Opening Minds Through Art
[Elizabeth Lokon]: I have this image of a connectivity triangle where you have person A on one side person B on the other side and they need to focus on something. And that something could be art, it could be biography could be writing, could be poetry, could be anything. But you have to have this focus between the two parties and if you engage in creative expression somehow that triangle becomes much richer all around. And if you take this out and you just put the two people together, okay you know service learning, intergenerational connection, come together, spend time together, it sort of peters out without that that focus the third point.
This is what our volunteers say: originally they think they're doing service to help these population in need. But in the end when they start seeing the humanity of the other that they thought they were "helping," they actually say "you know I think I learned a great deal more than I was giving." So they're no longer "helping" but they're actually growing in a very deep sense of the word in a way that we cannot teach inside classrooms, so the students gain as much, if not more, than the population we serve.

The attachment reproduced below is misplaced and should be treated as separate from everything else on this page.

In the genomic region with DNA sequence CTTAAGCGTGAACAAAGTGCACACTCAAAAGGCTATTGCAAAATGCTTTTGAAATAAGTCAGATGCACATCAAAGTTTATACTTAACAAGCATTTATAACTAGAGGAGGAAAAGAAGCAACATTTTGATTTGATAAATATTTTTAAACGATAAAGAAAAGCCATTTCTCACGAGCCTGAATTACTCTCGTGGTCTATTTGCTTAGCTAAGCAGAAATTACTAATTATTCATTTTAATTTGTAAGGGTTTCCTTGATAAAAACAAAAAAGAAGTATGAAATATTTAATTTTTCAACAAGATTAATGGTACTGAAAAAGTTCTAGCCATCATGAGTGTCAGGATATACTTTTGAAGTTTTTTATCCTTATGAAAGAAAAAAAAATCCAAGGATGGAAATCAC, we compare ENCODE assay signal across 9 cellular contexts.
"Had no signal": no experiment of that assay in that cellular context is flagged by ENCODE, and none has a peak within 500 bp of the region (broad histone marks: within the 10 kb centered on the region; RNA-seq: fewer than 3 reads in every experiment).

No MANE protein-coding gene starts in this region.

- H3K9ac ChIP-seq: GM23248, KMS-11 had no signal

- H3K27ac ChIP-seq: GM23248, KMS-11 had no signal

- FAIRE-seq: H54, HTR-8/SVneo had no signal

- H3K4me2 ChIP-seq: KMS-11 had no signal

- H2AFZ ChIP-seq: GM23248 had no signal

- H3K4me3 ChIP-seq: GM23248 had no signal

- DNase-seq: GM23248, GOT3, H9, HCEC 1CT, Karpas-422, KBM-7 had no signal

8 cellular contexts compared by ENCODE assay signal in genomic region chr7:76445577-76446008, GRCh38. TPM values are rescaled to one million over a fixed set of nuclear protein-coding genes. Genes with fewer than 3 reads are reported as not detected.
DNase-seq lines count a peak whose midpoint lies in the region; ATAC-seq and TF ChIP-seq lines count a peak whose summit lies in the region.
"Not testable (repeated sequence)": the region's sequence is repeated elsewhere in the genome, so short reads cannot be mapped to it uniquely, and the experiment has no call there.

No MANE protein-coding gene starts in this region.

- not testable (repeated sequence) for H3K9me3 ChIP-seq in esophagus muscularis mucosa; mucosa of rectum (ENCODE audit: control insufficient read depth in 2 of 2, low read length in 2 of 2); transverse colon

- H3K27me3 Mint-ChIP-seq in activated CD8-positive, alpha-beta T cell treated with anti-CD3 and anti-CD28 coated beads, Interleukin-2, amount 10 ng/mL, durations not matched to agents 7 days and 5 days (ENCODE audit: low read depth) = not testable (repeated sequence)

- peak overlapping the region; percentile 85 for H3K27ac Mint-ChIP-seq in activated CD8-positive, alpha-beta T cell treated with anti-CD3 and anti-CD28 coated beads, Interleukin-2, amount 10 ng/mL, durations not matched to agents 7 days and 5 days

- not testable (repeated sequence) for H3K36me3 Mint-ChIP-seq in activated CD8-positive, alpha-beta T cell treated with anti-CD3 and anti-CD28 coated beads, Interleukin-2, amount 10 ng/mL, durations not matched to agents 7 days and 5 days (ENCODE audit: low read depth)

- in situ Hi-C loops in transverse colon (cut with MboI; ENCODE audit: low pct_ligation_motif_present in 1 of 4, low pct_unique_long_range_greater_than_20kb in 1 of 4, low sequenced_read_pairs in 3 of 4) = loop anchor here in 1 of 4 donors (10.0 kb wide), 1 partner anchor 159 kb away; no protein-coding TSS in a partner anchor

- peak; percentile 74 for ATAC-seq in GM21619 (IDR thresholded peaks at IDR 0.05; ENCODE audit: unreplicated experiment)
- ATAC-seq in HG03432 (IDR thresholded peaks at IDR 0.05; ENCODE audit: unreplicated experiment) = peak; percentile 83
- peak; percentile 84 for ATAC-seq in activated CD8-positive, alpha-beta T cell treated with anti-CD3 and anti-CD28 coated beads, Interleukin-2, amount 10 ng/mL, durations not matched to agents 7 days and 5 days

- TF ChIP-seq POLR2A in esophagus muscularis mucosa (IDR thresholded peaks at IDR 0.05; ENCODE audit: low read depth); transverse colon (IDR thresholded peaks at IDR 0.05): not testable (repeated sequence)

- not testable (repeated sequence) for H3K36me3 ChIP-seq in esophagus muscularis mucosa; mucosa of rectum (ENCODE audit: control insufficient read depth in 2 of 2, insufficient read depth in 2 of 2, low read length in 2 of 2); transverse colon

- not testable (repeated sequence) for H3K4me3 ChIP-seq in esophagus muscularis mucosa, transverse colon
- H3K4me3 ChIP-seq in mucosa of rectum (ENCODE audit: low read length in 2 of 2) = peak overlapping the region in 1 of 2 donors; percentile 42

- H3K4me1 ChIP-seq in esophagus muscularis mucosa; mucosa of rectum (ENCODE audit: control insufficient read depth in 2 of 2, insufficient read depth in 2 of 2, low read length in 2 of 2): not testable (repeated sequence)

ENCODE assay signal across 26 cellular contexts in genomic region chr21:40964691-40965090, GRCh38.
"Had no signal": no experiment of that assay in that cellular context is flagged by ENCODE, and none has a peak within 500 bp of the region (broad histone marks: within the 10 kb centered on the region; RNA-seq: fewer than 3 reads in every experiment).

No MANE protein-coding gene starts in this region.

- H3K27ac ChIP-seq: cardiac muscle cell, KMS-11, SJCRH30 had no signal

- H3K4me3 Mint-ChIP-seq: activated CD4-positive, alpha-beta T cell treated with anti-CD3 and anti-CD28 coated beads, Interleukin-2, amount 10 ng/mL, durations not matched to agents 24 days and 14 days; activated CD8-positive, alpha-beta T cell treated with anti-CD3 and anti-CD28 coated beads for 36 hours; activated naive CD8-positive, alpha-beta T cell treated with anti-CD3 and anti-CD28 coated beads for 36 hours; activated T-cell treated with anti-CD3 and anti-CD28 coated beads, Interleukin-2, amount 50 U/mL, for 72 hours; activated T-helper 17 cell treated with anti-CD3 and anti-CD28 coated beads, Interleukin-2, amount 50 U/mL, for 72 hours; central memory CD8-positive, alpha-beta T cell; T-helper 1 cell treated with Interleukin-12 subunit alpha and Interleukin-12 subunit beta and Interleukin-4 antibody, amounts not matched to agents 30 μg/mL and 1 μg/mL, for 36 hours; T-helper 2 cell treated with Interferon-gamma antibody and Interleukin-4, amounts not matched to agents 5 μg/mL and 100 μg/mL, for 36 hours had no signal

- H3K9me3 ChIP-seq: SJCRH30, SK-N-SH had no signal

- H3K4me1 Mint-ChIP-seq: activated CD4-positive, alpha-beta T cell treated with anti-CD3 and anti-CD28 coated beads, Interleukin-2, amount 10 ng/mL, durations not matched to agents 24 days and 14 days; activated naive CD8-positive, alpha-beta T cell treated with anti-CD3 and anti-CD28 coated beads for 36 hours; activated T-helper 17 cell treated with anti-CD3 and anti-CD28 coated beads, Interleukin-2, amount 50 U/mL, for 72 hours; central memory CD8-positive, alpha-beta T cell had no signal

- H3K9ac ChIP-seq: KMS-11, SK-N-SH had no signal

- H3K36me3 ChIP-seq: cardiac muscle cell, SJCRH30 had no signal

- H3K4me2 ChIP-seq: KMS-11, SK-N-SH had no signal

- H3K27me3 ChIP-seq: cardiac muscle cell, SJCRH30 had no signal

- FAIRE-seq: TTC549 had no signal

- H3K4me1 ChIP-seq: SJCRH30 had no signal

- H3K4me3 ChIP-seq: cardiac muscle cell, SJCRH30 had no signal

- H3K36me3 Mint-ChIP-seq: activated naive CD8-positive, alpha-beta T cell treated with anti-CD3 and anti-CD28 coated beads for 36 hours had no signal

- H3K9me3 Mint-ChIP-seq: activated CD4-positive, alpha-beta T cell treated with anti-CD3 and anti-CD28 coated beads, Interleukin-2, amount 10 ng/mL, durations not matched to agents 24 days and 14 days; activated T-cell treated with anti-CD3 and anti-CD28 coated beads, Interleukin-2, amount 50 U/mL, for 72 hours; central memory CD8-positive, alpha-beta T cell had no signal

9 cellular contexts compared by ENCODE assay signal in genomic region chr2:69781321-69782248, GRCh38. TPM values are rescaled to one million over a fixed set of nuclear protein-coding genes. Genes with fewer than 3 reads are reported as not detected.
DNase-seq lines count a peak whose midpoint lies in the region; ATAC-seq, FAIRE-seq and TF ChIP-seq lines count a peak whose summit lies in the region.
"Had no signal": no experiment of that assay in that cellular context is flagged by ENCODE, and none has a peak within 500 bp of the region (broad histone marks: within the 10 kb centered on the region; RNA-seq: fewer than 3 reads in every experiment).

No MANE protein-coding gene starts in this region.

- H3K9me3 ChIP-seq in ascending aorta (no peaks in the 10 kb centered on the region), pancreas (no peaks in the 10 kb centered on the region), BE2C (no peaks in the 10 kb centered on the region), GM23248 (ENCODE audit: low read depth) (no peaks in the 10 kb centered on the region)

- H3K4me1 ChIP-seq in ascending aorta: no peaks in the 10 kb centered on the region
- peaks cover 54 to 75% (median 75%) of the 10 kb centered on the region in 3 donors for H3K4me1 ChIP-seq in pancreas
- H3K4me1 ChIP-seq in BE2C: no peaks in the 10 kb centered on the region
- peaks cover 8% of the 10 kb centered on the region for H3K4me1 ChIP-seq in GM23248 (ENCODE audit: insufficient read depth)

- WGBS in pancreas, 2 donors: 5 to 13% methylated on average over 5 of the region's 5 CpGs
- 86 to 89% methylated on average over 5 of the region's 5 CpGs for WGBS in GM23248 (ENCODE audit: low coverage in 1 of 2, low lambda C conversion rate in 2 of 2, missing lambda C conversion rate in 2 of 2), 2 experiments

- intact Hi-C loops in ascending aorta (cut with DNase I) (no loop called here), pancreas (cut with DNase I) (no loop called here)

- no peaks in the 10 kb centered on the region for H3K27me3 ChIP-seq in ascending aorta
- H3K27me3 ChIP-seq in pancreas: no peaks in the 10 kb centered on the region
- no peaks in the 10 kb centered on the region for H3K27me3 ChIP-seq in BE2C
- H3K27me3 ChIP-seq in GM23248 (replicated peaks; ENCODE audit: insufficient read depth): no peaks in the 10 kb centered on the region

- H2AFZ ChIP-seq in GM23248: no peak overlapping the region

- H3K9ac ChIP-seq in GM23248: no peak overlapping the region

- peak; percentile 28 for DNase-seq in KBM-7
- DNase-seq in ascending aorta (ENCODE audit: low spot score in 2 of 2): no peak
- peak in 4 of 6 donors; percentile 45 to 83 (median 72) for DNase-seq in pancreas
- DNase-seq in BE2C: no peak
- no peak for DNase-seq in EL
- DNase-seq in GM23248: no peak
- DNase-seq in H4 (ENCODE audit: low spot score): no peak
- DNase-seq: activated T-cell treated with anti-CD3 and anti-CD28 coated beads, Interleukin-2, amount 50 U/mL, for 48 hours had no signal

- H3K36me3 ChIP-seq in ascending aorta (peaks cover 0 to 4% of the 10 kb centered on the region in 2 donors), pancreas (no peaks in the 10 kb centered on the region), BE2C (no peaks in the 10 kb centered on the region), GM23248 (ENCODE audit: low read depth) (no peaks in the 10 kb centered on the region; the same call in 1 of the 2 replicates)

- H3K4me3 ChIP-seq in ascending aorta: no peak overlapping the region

All of these extraordinary paintings are created by people living with dementia and participating in the "Scripps Gerontology “Opening Minds through Art” (OMA) program" presented by Art for the Journey in Richmond, VA.
This gallery contains approximately 30 abstract images created by Alzheimer's patients through the OMA (Opening Minds Through Art) program. Where known, each image is titled and attributed to the artist.
Art for the Journey partners with Dr. Lokon in providing a certification practicum to certify OMA facilitators across the USA.